By Dearbhla Gavin

ryanscott_profile-2Ryan Scott is the CEO and Founder at Causecast, the leading cause integration company. The platform offers workforce matching donations, volunteering including dollars for doers, disaster response, and custom campaigns. He is the Founder of The Impact and Educational Sections of the Huffington Post. Ryan Scott has served as Board Member of the Taproot Foundation. He has been a game platform developer. Ryan also holds a patent from the NetCreations, Inc., a company he co-founded. — by Elena Tarassenko

Can you please speak about the need you see present for improved employee engagement in volunteer work and corporate social responsibility?

The world’s leading companies in 2015 understand the need for employee volunteer programs and the majority offer some sort of opportunities for their employees to give back. Engaging one’s employees in community impact isn’t just a nice thing to do; it’s an essential part of today’s bottom line. But it’s not enough to simply offer a program and assume that your employees will gratefully line up to get involved. Too many companies don’t put forth the effort to foster employee engagement in their programs, and the result is that participation rates are typically low. This is a lost opportunity with many ripples of consequences. Corporate volunteerism presents a powerful opportunity to transform the relationship that companies have with their communities, employees and stakeholders, and it’s vital that companies treat this part of their business with the same degree of care and thought as the rest of their operations.

Explain the new pro-social model for capitalists and why this theory is important.

In the past, creating economic value was purely the domain of corporations while social value creation was left to nonprofits, and never the twain shall meet. But what we’ve found is when corporations and nonprofits work together – combining a company’s unique ability to leverage capital with a nonprofit’s talents in working on social problems – we have something new, and we call it shared value. The magic of shared value is scale. We can finally get solutions at the scale that is required to actually solve those problems. I believe that by leveraging the power of capitalism in the service of causes and stretching the skills of your employees, we will see a historic shift to a world where, ultimately, businesses will compete with each other not only to make the most profit, but to do the most good. That’s the world we’re working toward.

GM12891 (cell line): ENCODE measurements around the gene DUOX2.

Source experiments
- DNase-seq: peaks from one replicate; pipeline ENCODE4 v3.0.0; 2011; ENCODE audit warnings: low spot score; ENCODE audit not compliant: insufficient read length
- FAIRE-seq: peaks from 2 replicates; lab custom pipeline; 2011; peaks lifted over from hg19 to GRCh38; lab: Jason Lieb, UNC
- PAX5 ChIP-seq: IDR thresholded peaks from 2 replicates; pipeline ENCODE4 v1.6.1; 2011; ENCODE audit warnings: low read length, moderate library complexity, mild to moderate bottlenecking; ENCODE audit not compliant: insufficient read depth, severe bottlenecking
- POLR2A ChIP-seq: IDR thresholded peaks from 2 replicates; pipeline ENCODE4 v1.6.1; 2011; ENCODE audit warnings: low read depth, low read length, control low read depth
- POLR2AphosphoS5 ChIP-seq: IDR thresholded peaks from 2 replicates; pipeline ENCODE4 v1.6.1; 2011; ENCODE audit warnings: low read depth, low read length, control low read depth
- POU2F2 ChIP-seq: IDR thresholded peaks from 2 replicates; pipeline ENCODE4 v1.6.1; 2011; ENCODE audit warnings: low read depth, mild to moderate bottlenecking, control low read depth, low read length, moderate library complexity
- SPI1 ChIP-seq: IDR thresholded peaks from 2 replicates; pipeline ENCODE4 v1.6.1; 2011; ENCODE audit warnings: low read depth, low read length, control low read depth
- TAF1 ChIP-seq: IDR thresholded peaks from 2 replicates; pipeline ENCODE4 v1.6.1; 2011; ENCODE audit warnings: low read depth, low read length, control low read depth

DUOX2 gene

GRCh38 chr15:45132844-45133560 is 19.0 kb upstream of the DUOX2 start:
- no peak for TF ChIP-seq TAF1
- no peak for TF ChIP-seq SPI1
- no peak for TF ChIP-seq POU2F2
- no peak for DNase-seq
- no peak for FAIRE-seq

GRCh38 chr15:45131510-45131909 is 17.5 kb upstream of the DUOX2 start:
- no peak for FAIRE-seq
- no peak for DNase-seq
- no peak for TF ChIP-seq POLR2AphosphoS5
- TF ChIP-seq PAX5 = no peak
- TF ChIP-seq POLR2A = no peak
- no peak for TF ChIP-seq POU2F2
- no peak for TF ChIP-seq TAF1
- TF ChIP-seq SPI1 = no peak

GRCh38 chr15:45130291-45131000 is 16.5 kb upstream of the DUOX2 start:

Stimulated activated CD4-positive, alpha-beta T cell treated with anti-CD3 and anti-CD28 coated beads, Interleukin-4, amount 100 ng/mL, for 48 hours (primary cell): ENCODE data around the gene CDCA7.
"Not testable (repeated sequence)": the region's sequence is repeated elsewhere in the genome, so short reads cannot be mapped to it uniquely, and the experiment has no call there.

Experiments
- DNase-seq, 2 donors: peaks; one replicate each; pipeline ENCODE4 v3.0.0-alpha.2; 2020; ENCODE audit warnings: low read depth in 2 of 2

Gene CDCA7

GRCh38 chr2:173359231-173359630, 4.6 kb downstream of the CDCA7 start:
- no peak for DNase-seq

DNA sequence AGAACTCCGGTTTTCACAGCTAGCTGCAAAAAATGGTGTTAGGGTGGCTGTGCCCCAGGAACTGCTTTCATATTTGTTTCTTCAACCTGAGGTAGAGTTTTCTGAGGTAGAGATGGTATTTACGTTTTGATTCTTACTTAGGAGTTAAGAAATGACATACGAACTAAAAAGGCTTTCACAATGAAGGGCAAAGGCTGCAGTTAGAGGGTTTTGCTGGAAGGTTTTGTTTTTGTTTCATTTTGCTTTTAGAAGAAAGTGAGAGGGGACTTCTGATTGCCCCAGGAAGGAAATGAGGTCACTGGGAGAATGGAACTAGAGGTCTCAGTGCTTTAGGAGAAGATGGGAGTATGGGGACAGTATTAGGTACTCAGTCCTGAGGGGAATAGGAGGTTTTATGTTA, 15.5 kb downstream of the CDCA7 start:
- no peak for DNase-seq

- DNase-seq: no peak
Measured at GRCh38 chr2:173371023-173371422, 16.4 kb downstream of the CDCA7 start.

Screen Shot 2015-09-25 at 2.11.45 PM How does your platform succeed in engaging employees’ corporations?

I think that only when companies demonstrate economic incentive to creating social value will we be able to reach the scale we need to solve our problems, and I’m honored to be a part of helping enable companies to craft and execute these programs. The economic incentive will not come without seeing real impact – within communities and within the companies themselves, and impact won’t happen without robust engagement. At Causecast, we believe that engagement in volunteering and giving comes from a social, mobile and interactive experience. That’s why we designed our platform to foster a real-time connection between employees and their peers, their community and the company. Everything is designed to be easy, highly secure, automated and engaging, making involvement so seamless, trusted and fun that employees want more. Ultimately, the volunteer experience needs to feel rewarding for employees, administrators and nonprofits – that’s how you build on positive experiences to create a corporate culture of giving back.

If you could summarize what corporations have to gain from using a platform such as Causecast in a few phrases, what would they be?